ASU graduate seeks to improve outcomes for Native Americans in criminal justice system
Editor’s note: This is part of a series of profiles for spring 2017 commencement. See more graduates here.
Cassie Johnson was a self-described troublemaker growing up.
“I would test the authority figures in my life and was in trouble on and off,” she said.
She got in enough trouble as a teenager to spend time in the juvenile justice system. She also had a drinking problem and became a victim of teenage domestic violence.
So family and friends might have been a little surprised that she chose to pursue a criminal justice degree. She is the Spring 2017 Outstanding Graduate of the School of Criminology and Criminal Justice in the College of Public Service and Community Solutions in downtown Phoenix.
“When I was going through that phase, I couldn’t relate to anyone who was trying to talk to me — counselors in school, probation officers. It would shut me down,” Johnson said. “I want to fill that gap for others and do something better.”
In January, Johnson began working for a well-established Girl Scout program that helps at-risk girls in communities throughout Arizona by teaching decision-making and leadership skills.
“We work with girls who are on probation, mothers who are incarcerated — it is closely related to criminal justice and has given me a new perspective on this degree,” she says. “It isn’t so black and white. You don’t have to go straight into law enforcement to make a difference.”
Johnson doesn’t immediately share her own experiences with the girls, but says as they ask questions she can feel them open up. It breaks down the wall that she felt growing up in Page, Arizona.
She readily admits her first attempt at higher education failed. Lack of maturity, poor decisions and heavy drinking caused her to drop out her freshman year and move back home. That’s when Johnson made a conscious decision to turn her life around. She stopped drinking, ended negative friendships and made a commitment to a positive lifestyle that included going back to school.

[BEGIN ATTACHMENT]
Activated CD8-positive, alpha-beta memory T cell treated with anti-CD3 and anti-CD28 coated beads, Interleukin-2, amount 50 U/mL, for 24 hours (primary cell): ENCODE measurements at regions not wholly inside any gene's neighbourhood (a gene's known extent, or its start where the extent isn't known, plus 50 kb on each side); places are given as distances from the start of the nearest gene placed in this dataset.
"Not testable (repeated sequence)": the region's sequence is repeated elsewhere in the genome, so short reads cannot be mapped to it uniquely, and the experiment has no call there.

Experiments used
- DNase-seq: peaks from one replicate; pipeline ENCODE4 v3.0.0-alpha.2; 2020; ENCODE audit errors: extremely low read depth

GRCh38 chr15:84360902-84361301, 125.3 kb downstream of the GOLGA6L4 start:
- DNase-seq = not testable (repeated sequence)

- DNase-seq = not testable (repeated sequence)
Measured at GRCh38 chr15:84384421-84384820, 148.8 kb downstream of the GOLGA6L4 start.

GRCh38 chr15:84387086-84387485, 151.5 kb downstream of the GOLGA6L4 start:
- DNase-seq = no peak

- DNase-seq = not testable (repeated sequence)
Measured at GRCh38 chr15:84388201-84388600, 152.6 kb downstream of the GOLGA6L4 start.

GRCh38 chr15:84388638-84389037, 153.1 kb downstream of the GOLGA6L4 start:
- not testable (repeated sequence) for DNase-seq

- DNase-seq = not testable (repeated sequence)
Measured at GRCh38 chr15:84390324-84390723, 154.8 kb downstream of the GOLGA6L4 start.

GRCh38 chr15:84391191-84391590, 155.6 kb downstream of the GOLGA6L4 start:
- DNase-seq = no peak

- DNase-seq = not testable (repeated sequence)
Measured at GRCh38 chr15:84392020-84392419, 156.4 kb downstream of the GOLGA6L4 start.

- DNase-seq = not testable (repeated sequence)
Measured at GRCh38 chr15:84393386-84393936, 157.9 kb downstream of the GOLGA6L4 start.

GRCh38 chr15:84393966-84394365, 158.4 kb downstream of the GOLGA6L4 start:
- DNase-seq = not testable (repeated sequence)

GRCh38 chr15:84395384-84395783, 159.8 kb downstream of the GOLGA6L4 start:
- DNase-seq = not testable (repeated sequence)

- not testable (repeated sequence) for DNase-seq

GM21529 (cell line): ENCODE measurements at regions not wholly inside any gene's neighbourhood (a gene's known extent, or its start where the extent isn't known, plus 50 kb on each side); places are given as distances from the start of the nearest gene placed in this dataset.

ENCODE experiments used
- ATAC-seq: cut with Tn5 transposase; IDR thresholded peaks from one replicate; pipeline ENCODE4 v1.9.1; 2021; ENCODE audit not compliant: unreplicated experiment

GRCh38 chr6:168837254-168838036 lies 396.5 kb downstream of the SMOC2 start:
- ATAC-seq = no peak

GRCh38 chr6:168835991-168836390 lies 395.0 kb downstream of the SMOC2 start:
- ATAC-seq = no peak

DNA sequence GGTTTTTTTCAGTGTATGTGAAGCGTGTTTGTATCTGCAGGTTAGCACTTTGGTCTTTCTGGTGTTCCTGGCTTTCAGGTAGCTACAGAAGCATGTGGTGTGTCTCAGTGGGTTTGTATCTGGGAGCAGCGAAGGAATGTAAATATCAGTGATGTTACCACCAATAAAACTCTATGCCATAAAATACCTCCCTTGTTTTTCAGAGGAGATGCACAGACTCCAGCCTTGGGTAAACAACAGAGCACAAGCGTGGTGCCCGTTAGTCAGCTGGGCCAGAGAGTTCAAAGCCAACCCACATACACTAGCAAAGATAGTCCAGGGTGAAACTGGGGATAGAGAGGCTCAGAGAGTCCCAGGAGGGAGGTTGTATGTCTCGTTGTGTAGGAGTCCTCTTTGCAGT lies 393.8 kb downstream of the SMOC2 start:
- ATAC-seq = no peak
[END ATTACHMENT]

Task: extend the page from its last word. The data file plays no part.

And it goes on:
It wasn’t easy. For one and a half years, she drove two hours each way to attend classes at Coconino Community College in Flagstaff. But it paid off. Johnson earned All-Arizona Academic Team honors before transferring to ASU to study criminology and criminal justice.
“At the beginning, it was hard to stay determined and keep focused. School taught me a lot about how to manage time. I wouldn’t trade the experience,” she says.
At ASU, Johnson added a second degree in public service and public policy offered by the College of Public Service and Community Solutions. As part of her capstone class, she did a synthesis on criminal disenfranchisement and the collateral consequences of criminal conviction.
“It hits close to home,” she admited. “I can feel the repercussions of a criminal background. Even today, I have to jump through hoops and obstacles to get my foot in the door.”
She says she wanted to know more about the collateral consequences of criminal conviction, even misdemeanors. How does that impact housing, applying for jobs, pursuing education? In particular, Johnson wanted to know where Native Americans fit in. As part of her work, it became clear that there is a lack of data.
At the end of the semester, Johnson wrote a letter to the leaders of the Navajo Nation, the tribal government based in Window Rock. She pointed out that Native Americans are overrepresented in the criminal justice system in Arizona. She noted issues that relate to Native Americans and the lack of research in this area.
“That might be what I want to do,” she says. “I want to do some sort of research and it is clear there is a need here.”
“Ms. Johnson’s story is inspiring and we’re extremely proud of what she has been able to accomplish,” said Cassia Spohn, director of the School of Criminology and Criminal Justice. “Her commitment exemplifies what this school is all about — looking for solutions to the problems that plague the criminal justice system.”
For Johnson, obtaining an advanced degree at ASU is part of the plan.
“In a way, some may see it as coming full circle. I started off doing so bad, and then to make that change and want to help others,” she said.
“From my own journey, I want others to see that it is not too late to make positive changes. It is possible. It may be hard, but it is possible!”
Written by Heather Beshears, contributing writer